~ early education care ~ where our play supports our learning

January 28, 2016
by countryfun
Comments Off on No Snowpant Play

No Snowpant Play

With warmer weather and a clear driveway my young group wants bikes, cars and chalk when we head out to play. That means “no snowpants play” and much easier movement for young ones. But I want them to also explore the snow. How to combine the two depends on how I can engage the current interests. Often with this group I just need to start doing something and they want to know what I’m doing and try it.

That worked today!24521279442_33ea1732a0_o


Making and throwing snowballs. Grab a handful of snow from the edge of the drive. Smush it together and throw as far as you can.



Making a mini fairy snowman. I made the body and started to collect natural elements to finish it off. Then the children wanted to help which meant adding more snow. Watched a young one add, have it fall, add again, then take it off, add again. Smiles and laughs throughout each step. I’m thinking interesting way to learn about how snow sticks together, weight affecting it, push and pull and some fine motor work.

fairy snowman 1/16/16 from Country Fun Child Care on Vimeo.


24334108230_b37600d0bf_o24521309252_9334138d10_oTopped it off bringing out the snow painting squirt bottles. Definitely frustrating for little hands, but they stick with it to see the snow change colors.




What happens when you use chalk in water?


Why does ice and snow melt? How fast does it happen? Which disappears first?

All this between the bike and car play.

1/26/16 community helpers vehicle play from Country Fun Child Care on Vimeo.

December 12, 2014
by countryfun
Comments Off on Sticky Snow Lessons

Sticky Snow Lessons

After days of rain and grey skies we are out and playing in the snow that fell overnight night. A perfect snow for footprints and snowmen.


After a quick stomp around, we headed for the garden. I needed to compost the apple peelings and cores from the homemade apple sauce.

The deer have been into the garden to enjoy the green tops left for them of broccoli and brussels sprout, so the children and I spread the apple peelings around in that area. DSC05849

Then we followed some of the deer tracks out into the surrounding field. The field is criss-crossed with tracks this morning. DSC05851

On walking back through the garden we spotted the kale bed. After finding more tracks, the children quickly commented “that the deer had eaten all the kale”. However, in digging around in the snow we found 2 kale plants that were buried. DSC05854 We uncovered the kale and harvest just enough to add to today’s lunchtime salad. We decided to leave the rest for the deer to enjoy.DSC05855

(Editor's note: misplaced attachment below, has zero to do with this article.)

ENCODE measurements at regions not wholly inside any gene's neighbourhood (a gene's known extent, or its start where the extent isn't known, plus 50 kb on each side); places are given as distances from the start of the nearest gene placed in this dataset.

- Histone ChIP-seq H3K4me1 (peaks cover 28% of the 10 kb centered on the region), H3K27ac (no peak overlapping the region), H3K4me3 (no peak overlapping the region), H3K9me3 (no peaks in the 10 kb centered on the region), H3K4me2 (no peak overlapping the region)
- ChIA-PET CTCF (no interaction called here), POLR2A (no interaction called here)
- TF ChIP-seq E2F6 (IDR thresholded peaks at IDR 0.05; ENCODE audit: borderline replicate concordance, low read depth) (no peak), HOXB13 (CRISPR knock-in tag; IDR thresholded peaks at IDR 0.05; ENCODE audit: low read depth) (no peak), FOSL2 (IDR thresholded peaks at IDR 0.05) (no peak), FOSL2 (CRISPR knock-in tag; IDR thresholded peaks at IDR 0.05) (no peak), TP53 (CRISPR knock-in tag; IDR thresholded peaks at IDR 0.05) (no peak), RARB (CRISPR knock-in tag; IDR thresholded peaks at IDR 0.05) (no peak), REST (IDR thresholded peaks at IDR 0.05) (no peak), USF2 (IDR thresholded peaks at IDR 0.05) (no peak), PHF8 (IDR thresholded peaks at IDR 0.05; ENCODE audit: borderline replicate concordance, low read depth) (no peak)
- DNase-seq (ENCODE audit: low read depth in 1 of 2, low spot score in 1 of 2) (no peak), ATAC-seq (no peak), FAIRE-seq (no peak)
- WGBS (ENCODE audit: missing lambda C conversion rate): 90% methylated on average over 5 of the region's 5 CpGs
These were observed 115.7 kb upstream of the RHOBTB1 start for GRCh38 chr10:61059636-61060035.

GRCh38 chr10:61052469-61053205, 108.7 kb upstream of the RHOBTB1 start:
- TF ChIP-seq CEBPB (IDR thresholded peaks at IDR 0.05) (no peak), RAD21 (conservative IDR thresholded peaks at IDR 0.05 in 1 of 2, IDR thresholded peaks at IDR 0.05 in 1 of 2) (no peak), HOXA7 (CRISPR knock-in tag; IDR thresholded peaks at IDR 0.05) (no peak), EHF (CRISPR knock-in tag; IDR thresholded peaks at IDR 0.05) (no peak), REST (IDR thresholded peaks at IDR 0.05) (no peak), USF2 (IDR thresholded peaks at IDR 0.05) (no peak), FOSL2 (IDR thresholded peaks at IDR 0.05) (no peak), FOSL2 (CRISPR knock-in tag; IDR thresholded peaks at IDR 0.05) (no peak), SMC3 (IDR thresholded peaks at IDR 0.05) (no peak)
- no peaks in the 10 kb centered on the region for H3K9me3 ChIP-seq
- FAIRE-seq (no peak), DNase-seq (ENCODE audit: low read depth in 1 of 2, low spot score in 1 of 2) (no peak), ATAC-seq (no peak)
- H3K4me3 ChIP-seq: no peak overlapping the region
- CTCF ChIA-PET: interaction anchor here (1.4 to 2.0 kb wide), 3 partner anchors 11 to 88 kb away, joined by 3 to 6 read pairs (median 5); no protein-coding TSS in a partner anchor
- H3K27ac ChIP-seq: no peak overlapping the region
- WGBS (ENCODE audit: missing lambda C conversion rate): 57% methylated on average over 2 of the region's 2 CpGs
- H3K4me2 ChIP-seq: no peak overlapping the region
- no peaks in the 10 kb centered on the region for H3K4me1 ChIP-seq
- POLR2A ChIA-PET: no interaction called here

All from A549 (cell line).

Then it was time to build a snowman. This snowman was built from packed snow. The snow was sticky, but not rolling well. We settled on peanuts for the eyes, corn cob for the nose and spray painted the mouth. DSC05857  Painting snow is always a hit.DSC05861 DSC05862

January 10, 2014
by countryfun
Comments Off on Have You Ever Wondered About Snowmen at Night?

Have You Ever Wondered About Snowmen at Night?

In exposing children to books so that their world expands it is important as part of that to help them understand the parts of a book.  Title pages, author, illustrator, beginning, middle and ending are all easy to develop an understanding of. In many of the picture books used for infants through preschool there are no “dust jackets”, especially with an introduction (found on the inside lap – I always thought of as the fly) or opening question to get you excited about what you will find once you start reading. So when I find one you can be sure I use it.

Our library copy of Snowmen at Night by Caralyn Buehner had a great one and it was nice to be able to start this reading and extension project off from there.

“Have you ever wondered about the secret life of a snowman? Maybe one morning his grin is a little crooked, or his tree-branch arms have drooped, and you’ve thought…. what do snowmen do at night?”

How much more fun to peak the interest in a story, than to just start right in reading? Some interesting answers to this opening.

As a follow up activity we took black paper – a little different for a snowman picture – and some unusual painting tools to make a snowy night time background for our snowman.


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